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Kurt | 31 May 2017 - 15:19:39

Joe12/Jort12, whatever.
With your google skills, easy to learn what 'optima forma' means. It is not a dutch expression.
I am not dutch.  I did google to find the expression ..Optima Forma.  ( latin)
The articles in BP and PM speak for themselve if you READ and take time to DIGEST.
Your question about what to do ( insurance company), I wrote that suggestion already this morning..
READ, Jort12/Joe12, let it sink in your brain, before running a hasty reaction on Kurt just for the sake of reacting on Kurt :-)

Actually a bit silly to ask me how this scandal can be a Government scandal optima forma if you not know what Optima Forma means. Right?

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Jor12 | 31 May 2017 - 14:52:03

Kurt...how the hell can it be "...a Government scandal optima forma" (Whatever optima forma means - I don't speak Dutch). 

If you had read the previous article, it states that the Customs Officers are ..."allegedly involved in forging invoices." You best wait for the outcome of the investigation before you start speaking.

So, if you were the Insurance Company CEO, what would you do? Ship them back or sell them where located?

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Kurt | 30 May 2017 - 23:53:40

It is a Government scandal optima forma! Oei-oei.
According BangkokPost and PN the DSI targets 9 high ranking Thai Custom officers.
Among them are 2 Deputy-Generals of the thai customs Department.

Insurance companies in UK are the owners of the stolen cars, if owners were compensated after their cars were stolen.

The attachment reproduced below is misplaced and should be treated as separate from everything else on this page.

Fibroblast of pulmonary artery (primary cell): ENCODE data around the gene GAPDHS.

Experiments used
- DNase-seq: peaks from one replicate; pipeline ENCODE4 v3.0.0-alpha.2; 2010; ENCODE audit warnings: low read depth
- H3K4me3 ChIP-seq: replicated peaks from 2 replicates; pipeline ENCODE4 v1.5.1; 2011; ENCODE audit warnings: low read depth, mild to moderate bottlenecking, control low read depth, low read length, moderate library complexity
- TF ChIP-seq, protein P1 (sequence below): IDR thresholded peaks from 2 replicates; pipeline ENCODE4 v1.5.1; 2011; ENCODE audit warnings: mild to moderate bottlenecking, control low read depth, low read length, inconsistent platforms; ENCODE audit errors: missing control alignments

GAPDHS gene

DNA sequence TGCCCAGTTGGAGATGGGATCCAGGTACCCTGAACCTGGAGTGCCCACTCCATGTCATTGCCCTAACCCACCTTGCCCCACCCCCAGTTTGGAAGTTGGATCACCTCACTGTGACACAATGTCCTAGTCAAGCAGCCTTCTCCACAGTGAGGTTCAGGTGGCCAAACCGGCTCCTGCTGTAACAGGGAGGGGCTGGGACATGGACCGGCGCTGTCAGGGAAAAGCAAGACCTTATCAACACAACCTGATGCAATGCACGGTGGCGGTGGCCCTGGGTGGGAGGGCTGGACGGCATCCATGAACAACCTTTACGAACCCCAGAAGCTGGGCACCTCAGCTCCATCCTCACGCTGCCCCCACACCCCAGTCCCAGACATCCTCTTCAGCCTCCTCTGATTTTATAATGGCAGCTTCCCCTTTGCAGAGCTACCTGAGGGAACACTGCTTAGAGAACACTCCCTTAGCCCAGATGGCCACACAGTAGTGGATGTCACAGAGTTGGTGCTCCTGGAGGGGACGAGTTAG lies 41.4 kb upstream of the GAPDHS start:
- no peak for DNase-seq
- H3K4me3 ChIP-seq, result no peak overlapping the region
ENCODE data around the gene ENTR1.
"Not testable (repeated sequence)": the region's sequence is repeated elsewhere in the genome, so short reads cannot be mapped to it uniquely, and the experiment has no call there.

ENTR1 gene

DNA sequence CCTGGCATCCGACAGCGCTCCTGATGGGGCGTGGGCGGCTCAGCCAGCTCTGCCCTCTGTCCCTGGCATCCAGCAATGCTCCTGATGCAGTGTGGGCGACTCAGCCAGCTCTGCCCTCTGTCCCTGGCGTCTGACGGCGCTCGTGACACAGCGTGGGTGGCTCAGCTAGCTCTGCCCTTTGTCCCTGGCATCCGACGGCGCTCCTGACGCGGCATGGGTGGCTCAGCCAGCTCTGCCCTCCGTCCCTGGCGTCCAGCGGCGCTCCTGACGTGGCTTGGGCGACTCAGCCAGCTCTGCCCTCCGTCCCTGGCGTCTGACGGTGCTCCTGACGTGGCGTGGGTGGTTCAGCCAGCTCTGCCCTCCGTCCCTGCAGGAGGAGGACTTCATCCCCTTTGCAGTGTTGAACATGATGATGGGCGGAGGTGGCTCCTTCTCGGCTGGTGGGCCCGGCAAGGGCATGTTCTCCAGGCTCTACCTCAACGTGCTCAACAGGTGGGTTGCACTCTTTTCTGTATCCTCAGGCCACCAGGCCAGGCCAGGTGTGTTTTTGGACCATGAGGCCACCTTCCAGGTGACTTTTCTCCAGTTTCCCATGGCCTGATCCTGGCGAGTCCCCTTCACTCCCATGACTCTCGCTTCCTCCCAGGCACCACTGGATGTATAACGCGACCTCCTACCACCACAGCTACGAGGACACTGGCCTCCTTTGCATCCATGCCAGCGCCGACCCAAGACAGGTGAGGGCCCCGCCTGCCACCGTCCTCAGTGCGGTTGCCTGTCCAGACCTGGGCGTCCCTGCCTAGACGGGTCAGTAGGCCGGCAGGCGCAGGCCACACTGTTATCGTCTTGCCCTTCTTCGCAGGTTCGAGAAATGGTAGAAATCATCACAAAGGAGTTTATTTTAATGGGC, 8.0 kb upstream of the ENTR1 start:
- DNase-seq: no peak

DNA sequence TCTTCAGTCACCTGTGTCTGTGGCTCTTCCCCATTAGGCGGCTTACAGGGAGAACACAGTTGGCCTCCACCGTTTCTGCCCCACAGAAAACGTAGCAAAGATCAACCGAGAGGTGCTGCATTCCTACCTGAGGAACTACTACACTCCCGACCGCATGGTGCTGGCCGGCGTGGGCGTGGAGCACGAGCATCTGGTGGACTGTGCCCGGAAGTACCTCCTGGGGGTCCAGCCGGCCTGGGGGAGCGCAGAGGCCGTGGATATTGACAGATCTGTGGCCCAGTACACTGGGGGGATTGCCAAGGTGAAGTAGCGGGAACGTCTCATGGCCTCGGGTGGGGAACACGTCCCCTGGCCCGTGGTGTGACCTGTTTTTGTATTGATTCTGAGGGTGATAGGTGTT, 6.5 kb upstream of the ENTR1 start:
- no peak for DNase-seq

Presume the cars go back to UK, or UK Insurances can sell them in Asia.
Enough rich people in Asia.

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Jor12 | 30 May 2017 - 11:43:48

Kurt... If you read the article it says.."they were reported as being stolen after the first instalments were paid to claim insurance compensation and sent to Thailand by sea for resale." In other words the crooks were pretty good at what they do and by exploiting the system. Nothing to do with governments. Bit like illegal drug cartels, that can run billion dollar empires, which are more than a measure of CEO's of world's largest NGO's.

Well, it is rather "difficult to find realistic prices" given that market forces regulates the cost of most commodities which, in the case of luxury vehicles, there is very little market force. Not many can afford a 17 - 30M THB Lamborghini. So the trick is trying to work out the price of the vehicle. In any event the cost is irrelevant, given that they are stolen. Turn up to the auction and you will find what the market is prepared to pay for them.

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Kurt | 27 May 2017 - 14:05:51

42 Stolen cars from UK passed the Thai Customs upon arrival in Thailand and could drive freely from thai customs clearance area to car dealers?
This is a thai government scandal in optima forma. Oei-oei!

But the 400 new environmental friendly busses for Bangkok are still with the Customs, because of a import tax fight between departments.

Same-same, but different.  Lovely stories.

Also the lame excuse that it is difficult to find realistic prices, what a nonsense!